official represents. Monell v. New York City Dept. of Soc.
Servs., 436 U.S. 658, 690 n. 55 (1978). The State is not a
"person" that can be sued under § 1983. Will v. Michigan Dept.
of St. Police, 491 U.S. 58, 64 (1989). However, municipalities
and other local subdivisions of the State are "persons" who may
be sued under § 1983. Monell, 436 U.S. at 690. Under Illinois
law, sheriffs are classified as county officials, and when the
sheriff "performs his duties as the principal executive officer
or chief law enforcement officer of the county," he is a suable
entity under § 1983. Richman v. Sheahan, 270 F.3d 430, 439 (7th
Cir. 2001) (citing Scott v. O'Grady, 975 F.2d 366, 371 (7th
Cir. 1992)); Ruffino v. Sheahan, 218 F.3d 697, 700 (7th Cir.
Because a claim against a municipality brought under § 1983
cannot survive under a theory of respondeat superior (Monell,
436 U.S. at 691; Wolf-Lillie, 699 F.2d at 869), a plaintiff
must show that the alleged violation by the municipality resulted
from policy or a practice so "permanent and well settled" that it
constitutes a custom or usage of that entity. Monell, 436 U.S.
at 691 (quotation omitted). A civil rights deprivation by way of
policy can be pleaded in three ways:
(1) an express policy that, when enforced, causes a
constitutional deprivation . . .; (2) a widespread
practice that, although not authorized by written law
or express municipal policy, is so permanent and well
settled as to constitute a custom or usage with the
force of law . . .; or (3) an allegation that the
constitutional injury was caused by a person with
final policymaking authority.
Hudson, 2000 WL 765065 at *3 (quoting Baxter by Baxter v. Vigo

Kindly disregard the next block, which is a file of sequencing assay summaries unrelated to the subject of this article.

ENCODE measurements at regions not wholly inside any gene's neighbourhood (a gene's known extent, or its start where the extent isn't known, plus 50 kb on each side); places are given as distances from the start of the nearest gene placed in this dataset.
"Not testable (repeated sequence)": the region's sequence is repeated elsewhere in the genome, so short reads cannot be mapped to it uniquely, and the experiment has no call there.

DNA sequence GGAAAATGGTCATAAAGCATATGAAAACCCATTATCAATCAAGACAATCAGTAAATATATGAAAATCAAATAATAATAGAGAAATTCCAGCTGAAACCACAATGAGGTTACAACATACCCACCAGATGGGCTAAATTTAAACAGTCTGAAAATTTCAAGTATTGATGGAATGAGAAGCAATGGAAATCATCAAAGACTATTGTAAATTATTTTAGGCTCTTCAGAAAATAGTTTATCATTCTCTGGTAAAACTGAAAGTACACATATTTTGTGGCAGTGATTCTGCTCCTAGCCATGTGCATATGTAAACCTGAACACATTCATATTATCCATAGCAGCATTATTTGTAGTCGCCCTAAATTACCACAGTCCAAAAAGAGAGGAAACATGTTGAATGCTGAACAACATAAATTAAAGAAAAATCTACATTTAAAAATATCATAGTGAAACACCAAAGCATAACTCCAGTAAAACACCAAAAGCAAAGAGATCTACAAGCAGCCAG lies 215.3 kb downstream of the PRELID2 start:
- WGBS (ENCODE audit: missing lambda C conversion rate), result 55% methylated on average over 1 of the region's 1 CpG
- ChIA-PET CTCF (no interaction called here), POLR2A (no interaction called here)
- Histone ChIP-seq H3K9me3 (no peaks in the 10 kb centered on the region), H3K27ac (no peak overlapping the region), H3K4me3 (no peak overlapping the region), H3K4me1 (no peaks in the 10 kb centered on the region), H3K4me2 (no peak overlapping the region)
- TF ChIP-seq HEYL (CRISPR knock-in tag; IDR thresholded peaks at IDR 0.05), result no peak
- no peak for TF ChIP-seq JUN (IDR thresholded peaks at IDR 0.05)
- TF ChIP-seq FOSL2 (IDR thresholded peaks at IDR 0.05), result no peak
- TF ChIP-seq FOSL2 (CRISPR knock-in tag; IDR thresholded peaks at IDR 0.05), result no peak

County Sch. Corp., 26 F.3d 728
, 734-35 (7th Cir. 1994)). The existence of an unconstitutional
policy can be demonstrated by proving a sequence of bad acts
which lead to the inference that the government policymakers
should have known what was happening, and by virtue of their
inaction, adopted the misconduct of the lower-level officers.
Jackson, 66 F.3d at 152.
The same requirement applies to a corporate entity performing
the public function of providing services in a jail.
[A] corporate entity violates an inmate's
constitutional rights "if it maintains a policy that
sanctions the maintenance of prison conditions that
infringe upon the constitutional rights of the
prisoners." "This liability is not founded on a
theory of vicarious liability or respondeat
superior that holds a municipality responsible for
the misdeeds of its employees. Rather a municipal
policy or practice must be the `direct cause' or
`moving force' behind the constitutional violation."
Woodward, 2004 WL 1088310 at *9 (footnote and internal
In this case, Sheahan correctly points out that McRoy has not
expressly alleged any policy or custom as required by the
Monell and Baxter decisions. However, McRoy alleges that he
was served uncooked or spoiled food on two occasions and spoiled
milk on one occasion over a period of four months. Applying the
standards applicable to a motion to dismiss, it cannot be said
that it would be impossible for McRoy to allege the policy or
practice necessary to state a claim under § 1983 against Aramark
or against Sheahan in his official capacity.
Accordingly, the motions to dismiss the claims under § 1983
against both Aramark and against Sheahan in his official capacity
are granted; however, McRoy may file a second amended complaint
by July 7, 2004 expressly articulating any claimed policy,
practice or custom that resulted in an alleged constitutional
violation. 2. McRoy's Negligence Claim Against Aramark.
Because McRoy's federal claims have been dismissed (although
with leave to replead), this court has the discretion to address
or to remand to state court the supplemental state claim of
negligence. Payne v. Churchich, 161 F.3d 1030, 1043 (7th Cir.
1998). In light of the fact that McRoy has been given leave to
replead the federal claims in a second amended complaint to be
filed on or before July 7, 2004, Aramark's motion to dismiss the
negligence claim will be granted without prejudice. In the event
that McRoy files a second amended complaint, he may include the
negligence claim under the court's supplemental jurisdiction.
For the reasons set forth above, Sheahan's motion to dismiss is
granted with prejudice as to the claim against him as an
individual and without prejudice as to the claim against him in
his official capacity. Aramark's motion to dismiss is granted
without prejudice. McRoy is granted leave to file a second
amended complaint curing the deficiencies discussed in this
opinion on or before July 7, 2004.
IT IS SO ORDERED.